Home

Einsjäger & Siebenjäger

Artist: Popol Vuh
Label: Kosmische Musik
Catalog#: KM 58.017
Format: Vinyl
Country: Germany
Released: 1974
Tracklist
A1 Kleiner Krieger 1:05
  Notes:

Written-By - Daniel Fichelscher

A2 King Minos 4:30
  Notes:

Written-By - Florian Fricke

A3 Morgengruß 2:55
  Notes:

Written-By - Daniel Fichelscher

A4 Würfelspiel 3:00
  Notes:

Written-By - Florian Fricke

A5 Gutes Land 5:13
  Notes:

Written-By - Florian Fricke

B Einsjäger & Siebenjäger 19:30
  Notes:

Written-By - Florian Fricke

Credits

Flute - Olaf Kübler
Percussion, Acoustic Guitar, Electric Guitar - Daniel Fichelscher
Piano, Spinet - Florian Fricke
Producer - Popol Vuh
Vocals - Djong Yun

Notes

Produced for Cosmic Couriers by Popol Vuh at Bavaria Tonstudio, Munich, May 1974
Alle Texte von Salomo, bearbeitet von Florian Fricke

Strawberry Bricks Entry: 
Under the guise of Popol Vuh, the Munich-based Florian Fricke created one of the most original bodies of work during the 1970s. His first two records were krautrock of the most kosmische type. Released in 1970, Affenstunde ("Monkey Hour") saw Fricke's hand on the Moog synthesizer; he was one of the first in Germany to own one. By 1972, he had switched to organ for the following In Den Gärten Pharaos (now recording for the Pilz/Ohr label), but had yet to find the quintessential Popol Vuh sound. Adding Conny Veit from Gila on guitar and Djong Yun on vocals, Hosianna Mantra approached bliss. The drum-less pieces floated high above the ebbing piano and soaring guitar runs; it's truly heavenly music. In 1973, Daniel Fichelscher from Amon Düül II joined on drums and guitar, and Popol Vuh's music finally turned ever-so-slightly toward the progressive. The next three albums comprised a trilogy based on biblical texts. Released in 1974, Einsjäger & Siebenjäger is perhaps the most "progressive" of this trio. Here, the music is built around the trio of Fricke (now exclusively) on piano, Fichelscher on guitar and drums, and Yun providing vocals. Encompassing the second side, the title track is a tour de force. Opening cautiously, it slowly builds momentum, until the drums finally kick in and Fichelscher's guitar playing takes off. He's got a clean tone (almost indistinguishable from Viet's) that complements Fricke's piano. Rooted in improvisation, the song doesn't seem to follow any structure other than its own. But even when interpreting darker moods, the music remains spiritual and uplifting, and effectively predates most new age music. Popol Vuh's next few albums would further what was started here, and reach a pinnacle with 1976's Letzte Tage - Letze Nächte. That same year, Fricke would score the soundtrack for Werner Herzog's Aguirre; and in so doing, established a relationship that would extend for decades and provide a further outlet for his music well into the 80s.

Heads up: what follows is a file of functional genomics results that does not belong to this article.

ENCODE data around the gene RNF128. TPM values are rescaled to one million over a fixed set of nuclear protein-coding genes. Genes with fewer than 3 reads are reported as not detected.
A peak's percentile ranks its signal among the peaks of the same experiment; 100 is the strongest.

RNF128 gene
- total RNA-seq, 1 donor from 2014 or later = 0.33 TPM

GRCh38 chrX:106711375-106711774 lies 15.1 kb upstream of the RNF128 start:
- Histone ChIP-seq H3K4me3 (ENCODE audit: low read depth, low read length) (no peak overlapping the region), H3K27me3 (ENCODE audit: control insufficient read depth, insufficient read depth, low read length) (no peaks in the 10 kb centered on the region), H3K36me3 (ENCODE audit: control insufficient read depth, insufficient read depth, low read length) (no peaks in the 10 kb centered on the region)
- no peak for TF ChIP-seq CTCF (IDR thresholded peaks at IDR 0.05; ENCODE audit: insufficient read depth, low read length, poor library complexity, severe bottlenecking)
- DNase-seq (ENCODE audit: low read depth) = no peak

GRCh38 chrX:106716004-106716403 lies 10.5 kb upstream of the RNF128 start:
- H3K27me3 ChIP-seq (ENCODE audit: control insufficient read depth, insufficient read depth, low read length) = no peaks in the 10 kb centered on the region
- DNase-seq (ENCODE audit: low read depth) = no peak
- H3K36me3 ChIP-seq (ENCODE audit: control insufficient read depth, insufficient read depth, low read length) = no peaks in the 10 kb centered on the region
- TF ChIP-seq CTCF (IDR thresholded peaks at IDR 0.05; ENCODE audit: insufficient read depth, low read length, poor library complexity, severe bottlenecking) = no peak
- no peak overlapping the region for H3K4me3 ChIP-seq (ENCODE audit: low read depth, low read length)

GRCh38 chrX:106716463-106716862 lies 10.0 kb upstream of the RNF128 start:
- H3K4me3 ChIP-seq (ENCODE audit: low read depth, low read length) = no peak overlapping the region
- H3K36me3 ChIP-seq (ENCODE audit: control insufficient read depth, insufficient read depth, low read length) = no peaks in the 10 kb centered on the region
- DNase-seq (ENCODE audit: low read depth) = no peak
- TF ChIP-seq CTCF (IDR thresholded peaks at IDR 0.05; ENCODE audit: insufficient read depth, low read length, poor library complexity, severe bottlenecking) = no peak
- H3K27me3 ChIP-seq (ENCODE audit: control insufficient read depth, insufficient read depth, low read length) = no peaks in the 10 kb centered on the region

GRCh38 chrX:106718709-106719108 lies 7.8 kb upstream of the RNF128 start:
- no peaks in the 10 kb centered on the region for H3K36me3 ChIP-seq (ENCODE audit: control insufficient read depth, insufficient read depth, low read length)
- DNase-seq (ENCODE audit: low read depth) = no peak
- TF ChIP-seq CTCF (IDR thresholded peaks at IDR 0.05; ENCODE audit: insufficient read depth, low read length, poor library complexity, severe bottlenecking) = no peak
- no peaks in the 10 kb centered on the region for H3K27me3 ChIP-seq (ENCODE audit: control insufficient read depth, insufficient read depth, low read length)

Your rating: None Average: 3.7 (3 votes)